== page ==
HACCP provides the processor with a record of identified food hazards. It allows quick identification of a breakdown in the processing system and thus, prevents products with food hazards from entering the marketplace and causing illness. Moreover, review of records over a longer period of time (days or weeks) may reveal a trend toward a breakdown in the system, such as a critical processing temperature that is slowly drifting down. HACCP records allow evaluation of whether changes in the processing system require changes Start Printed Page 6141in CCP's or their critical limits (CL's), thus ensuring that the HACCP system is up-to-date and adequate to control all food hazards that are reasonably likely to occur. This recordkeeping also allows regulatory investigators to readily review the long term performance of a firm's processing system, rather than relying on a time-limited inspection, which provides only a snapshot of how well the firm is doing in producing and distributing safe product on any given day.
HACCP is ideally suited to respond to emerging problems because a HACCP system is a dynamic system that must be validated periodically to ensure that all hazards reasonably likely to occur are identified and controlled via CCP's. Validation of both the hazard analysis and the HACCP plan entails a thorough review to ensure that all hazards that are reasonably likely to occur are addressed in the HACCP system.
Because of its preventive yet flexible nature, HACCP is recognized by food safety professionals as the single most effective means to assure the safety of foods. It has been endorsed by the National Academy of Sciences (Ref. 15), the Codex Alimentarius Commission (an international food standard-setting organization) (Ref. 16), and the NACMCF (Ref. 17). Increasingly, use of HACCP systems is an indication to importing countries that food safety systems that provide a standardized level of public health protection are in place and being used by producers in exporting countries.
1. Increased Inspection
(Comment 1) Several comments suggested that the increased FDA inspection approach would be preferable to HACCP.
The agency disagrees. FDA's responsibility is to implement and enforce the Federal Food, Drug, and Cosmetic Act (the act), i.e., to oversee the manufacture of safe food. Increased inspection by FDA is a resource-intensive activity that puts the responsibility and burden for ensuring food safety on the agency rather than on the juice processors. Inspections can, of course, provide food processors with valuable information about improving the safety of their products. However, safety cannot be effectively inspected into foods. Rather, food processing systems themselves must be designed and implemented in a manner that results in the production of safe food. Part 120 (21 CFR part 120) provides a flexible standard that both the juice industry and the agency will use to determine the adequacy of a process. HACCP has been shown to be an approach that effectively ensures the production of food that is safe and wholesome (Ref. 17). Importantly, the HACCP approach clearly delineates the processor's responsibility to make safe products and FDA's responsibility to monitor conformance with the act through inspections and record review.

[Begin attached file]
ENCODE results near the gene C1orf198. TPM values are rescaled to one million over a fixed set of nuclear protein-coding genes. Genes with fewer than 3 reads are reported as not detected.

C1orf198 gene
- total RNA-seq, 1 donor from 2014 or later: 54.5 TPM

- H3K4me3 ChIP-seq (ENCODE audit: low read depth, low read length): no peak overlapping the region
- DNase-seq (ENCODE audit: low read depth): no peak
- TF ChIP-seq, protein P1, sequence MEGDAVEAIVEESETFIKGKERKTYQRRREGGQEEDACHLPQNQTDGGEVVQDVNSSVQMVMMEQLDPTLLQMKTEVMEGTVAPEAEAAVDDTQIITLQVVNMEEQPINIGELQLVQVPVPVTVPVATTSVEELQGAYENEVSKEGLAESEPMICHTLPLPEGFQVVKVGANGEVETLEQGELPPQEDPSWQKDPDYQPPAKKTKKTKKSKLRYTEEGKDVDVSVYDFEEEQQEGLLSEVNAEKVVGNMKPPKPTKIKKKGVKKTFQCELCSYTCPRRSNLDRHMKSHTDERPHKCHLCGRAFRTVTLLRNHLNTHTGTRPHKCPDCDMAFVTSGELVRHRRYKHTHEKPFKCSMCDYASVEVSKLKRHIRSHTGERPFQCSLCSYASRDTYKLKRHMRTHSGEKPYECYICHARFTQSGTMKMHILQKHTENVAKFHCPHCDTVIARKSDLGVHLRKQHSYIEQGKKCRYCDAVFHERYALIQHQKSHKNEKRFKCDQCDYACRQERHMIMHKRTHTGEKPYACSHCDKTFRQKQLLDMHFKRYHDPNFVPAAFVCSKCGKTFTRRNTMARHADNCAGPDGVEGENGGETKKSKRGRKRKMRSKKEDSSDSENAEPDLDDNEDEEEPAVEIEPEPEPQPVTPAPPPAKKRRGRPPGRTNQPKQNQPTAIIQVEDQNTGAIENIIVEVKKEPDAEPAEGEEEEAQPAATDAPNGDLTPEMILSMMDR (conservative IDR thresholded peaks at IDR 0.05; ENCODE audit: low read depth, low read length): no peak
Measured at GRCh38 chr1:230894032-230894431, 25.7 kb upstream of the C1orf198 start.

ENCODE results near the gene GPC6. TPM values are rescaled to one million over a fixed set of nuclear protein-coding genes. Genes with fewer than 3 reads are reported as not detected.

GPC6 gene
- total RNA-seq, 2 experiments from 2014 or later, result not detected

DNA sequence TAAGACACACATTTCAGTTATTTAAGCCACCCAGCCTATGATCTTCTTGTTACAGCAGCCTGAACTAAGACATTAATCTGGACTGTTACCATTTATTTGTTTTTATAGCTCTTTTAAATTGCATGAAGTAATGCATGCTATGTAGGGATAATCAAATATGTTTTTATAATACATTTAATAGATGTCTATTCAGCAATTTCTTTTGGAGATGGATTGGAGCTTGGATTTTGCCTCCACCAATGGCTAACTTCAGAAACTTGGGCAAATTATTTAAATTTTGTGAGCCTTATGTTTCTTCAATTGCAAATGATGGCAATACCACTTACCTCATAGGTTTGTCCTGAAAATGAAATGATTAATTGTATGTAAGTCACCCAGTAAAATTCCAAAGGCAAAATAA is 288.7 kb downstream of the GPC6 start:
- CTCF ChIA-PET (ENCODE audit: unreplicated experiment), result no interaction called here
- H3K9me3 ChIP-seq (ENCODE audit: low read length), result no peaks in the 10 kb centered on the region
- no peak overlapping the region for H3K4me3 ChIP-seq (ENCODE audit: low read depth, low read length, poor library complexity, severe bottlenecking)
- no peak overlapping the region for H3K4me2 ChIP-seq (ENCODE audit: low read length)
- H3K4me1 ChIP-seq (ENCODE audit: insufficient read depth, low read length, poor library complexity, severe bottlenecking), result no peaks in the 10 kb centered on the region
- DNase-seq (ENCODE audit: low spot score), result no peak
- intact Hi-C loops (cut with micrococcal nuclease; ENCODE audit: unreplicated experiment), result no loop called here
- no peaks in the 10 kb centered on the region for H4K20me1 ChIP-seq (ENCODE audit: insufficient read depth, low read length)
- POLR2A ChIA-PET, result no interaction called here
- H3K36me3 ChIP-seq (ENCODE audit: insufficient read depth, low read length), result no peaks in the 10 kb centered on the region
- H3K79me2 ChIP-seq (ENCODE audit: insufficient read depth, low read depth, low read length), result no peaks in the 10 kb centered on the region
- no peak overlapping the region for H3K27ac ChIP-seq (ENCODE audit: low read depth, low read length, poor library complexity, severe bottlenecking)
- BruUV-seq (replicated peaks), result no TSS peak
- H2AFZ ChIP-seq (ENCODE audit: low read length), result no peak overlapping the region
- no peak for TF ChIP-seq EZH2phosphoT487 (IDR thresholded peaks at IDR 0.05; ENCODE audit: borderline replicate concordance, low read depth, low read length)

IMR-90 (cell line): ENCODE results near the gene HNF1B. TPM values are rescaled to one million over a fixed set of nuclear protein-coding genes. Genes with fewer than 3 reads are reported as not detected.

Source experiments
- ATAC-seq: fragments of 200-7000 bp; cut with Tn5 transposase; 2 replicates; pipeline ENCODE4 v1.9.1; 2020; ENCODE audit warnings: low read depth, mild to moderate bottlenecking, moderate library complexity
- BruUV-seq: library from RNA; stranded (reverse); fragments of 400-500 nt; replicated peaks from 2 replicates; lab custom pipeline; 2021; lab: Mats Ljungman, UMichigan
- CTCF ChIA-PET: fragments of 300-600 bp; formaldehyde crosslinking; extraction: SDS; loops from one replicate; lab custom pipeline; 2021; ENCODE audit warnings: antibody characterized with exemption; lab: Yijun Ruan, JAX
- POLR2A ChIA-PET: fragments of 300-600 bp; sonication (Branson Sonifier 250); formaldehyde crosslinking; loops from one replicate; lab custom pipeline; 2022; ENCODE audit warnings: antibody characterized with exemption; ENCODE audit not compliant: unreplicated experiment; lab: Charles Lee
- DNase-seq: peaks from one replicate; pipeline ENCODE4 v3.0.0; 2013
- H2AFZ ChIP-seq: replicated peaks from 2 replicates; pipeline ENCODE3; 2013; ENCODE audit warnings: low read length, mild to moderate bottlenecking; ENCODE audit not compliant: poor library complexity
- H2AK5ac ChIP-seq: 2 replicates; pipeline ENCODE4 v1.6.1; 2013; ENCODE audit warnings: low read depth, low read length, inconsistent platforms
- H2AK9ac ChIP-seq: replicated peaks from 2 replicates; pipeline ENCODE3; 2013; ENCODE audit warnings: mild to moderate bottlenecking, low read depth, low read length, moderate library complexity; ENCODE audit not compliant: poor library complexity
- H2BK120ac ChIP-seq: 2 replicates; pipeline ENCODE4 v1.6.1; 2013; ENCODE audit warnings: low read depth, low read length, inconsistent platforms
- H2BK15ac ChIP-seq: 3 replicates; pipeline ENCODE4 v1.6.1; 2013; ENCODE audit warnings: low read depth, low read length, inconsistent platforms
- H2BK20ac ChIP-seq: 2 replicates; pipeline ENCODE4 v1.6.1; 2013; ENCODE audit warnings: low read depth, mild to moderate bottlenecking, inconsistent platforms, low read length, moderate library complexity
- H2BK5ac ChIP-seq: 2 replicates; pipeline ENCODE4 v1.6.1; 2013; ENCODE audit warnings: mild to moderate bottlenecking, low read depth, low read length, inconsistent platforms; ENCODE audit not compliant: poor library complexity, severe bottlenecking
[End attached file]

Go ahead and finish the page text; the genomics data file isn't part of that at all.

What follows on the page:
(Comment 2) One comment advocated a short-term solution of increased inspections for adherence to sanitation standard operating procedures (SSOP's) and CGMP's with zero tolerance for noncompliance. Another comment stated that the juice industry would welcome increased inspections as it implements new safety measures.
The agency has been actively monitoring the juice industry, especially the fresh juice industry, in response to recent outbreaks. In addition, FDA has conducted inspections to determine compliance with the label warning statement required by § 101.17(g). The agency will continue this additional oversight of the juice industry during implementation of part 120 until it has assurance that the industry is in compliance.